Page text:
The cigar looks very nice, the shape is perfect with a well-rounded head, triple cap. I have a feeling that the wrapper is cooked through, in a slurry of tobacco, to make it look darker. When I wet my finger and rub the cigar, my fingers will taint and you can see a lighter shade under dark spots. Now that doesn’t have to mean anything and could be just for aesthetic reasons. And honestly, the cigar looks great. The simple black, green and white ring is clean, the brand name is clear, the tobacco leaf on the ring looks nice. The cigar has a nice touch, I can’t feel any plugs. The smell is medium strong, sawdust and a little bit of manure are what I smell.

The cold draw tastes like raisin, the draw is good though. Right at the get-go, I taste coffee but also a chewy flavor, like portobello mushroom with some leather. After half a centimeter I still taste the mushroom with the leather and some very mild milk chocolate. After a centimeter, I taste hay, dried grass with a bit of American milk chocolate. After a third, the cigar still has the hay with American milk chocolate flavor, but now with some herbs and pepper. When I say American milk chocolate, think Hersey. That’s different than European milk chocolate, a little more chemical. Halfway the cigar gets woody, cedar, with the chewy flavor again and some pepper. In the final third the flavors aren’t muted anymore. I taste wood, milk chocolate, a mild pepper, some herbal flavor. The pepper is getting stronger, now it’s a full-blown Nicaraguan cigar.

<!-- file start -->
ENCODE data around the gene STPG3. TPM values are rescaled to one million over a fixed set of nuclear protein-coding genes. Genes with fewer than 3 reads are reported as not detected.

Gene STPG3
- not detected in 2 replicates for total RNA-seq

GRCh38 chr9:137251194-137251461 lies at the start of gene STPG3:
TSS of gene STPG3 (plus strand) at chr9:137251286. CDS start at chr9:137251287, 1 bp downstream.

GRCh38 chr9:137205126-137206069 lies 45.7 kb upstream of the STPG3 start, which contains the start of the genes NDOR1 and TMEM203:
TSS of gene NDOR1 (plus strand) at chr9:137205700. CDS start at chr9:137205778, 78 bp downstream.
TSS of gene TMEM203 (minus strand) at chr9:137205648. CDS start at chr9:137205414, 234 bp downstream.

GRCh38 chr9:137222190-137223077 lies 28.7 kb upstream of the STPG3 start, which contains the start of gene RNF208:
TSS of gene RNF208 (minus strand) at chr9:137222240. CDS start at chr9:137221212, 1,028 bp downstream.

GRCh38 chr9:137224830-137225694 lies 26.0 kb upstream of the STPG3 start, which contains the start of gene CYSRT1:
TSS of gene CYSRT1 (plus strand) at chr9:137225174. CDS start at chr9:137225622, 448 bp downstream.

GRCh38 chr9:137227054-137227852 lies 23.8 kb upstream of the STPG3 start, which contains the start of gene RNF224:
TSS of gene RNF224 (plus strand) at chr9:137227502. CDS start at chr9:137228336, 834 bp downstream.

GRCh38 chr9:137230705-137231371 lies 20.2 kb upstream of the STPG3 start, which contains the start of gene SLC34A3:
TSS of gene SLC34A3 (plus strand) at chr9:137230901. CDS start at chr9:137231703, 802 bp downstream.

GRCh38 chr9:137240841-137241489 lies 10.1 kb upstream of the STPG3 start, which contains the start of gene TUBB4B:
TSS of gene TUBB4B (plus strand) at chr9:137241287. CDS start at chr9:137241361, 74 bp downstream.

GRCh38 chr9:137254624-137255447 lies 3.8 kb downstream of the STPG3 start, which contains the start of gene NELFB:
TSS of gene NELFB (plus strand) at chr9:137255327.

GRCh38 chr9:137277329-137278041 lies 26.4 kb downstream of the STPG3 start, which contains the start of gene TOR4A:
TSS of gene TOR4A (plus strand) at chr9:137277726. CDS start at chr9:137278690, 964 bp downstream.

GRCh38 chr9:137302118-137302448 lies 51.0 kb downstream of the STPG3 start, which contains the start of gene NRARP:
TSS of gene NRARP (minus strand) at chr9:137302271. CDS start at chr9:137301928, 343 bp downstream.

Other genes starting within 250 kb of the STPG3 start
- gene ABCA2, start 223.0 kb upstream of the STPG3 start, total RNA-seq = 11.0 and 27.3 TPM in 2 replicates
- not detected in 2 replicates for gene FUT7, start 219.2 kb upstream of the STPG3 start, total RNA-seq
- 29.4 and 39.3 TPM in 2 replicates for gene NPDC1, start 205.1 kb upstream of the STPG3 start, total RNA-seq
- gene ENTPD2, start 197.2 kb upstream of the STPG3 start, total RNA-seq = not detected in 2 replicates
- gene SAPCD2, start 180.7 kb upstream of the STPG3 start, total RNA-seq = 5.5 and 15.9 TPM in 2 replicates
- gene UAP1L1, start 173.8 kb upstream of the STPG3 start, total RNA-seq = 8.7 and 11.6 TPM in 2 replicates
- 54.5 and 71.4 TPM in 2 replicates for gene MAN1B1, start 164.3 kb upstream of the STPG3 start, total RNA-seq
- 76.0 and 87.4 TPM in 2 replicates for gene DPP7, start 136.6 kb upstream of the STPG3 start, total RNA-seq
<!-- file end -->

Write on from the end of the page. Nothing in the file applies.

The smoke is thick and white. The draw is great. The white ash is beautiful. I had to relight the cigar once, but the burn is sharp. The cigar is medium bodied, medium flavored. This is a nice budget cigar that would is great to have around for the days where you smoke more than one cigar and don’t want to break the bank. This is a medium bodied, medium-full flavored cigar with a strong finish. The smoke time is about two hours.

Would I buy this cigar again? It’s a good budget cigar, always nice to have a bundle in the humidor

number89

Categories: 89, El Piño Blanco, Nicaraguan cigars, Tabacos de Oriente Nicaragua | Tags: , , , ,

My Father La Gran Oferta Lancero

I still remember the first cigar from My Father Cigars that I ever smoked. That was before it was called My Father cigars and before they moved to Nicaragua. Back in the day, when they only had that small El Rey de Los Habanos factory on Callo Ocho in Miami. It was the first release of the Don Pepin Garcia Black Label and I’ve been a fan since. And lucky enough to have visited that small factory, the main factory in Esteli and the new small operation in the My Father HQ in Miami.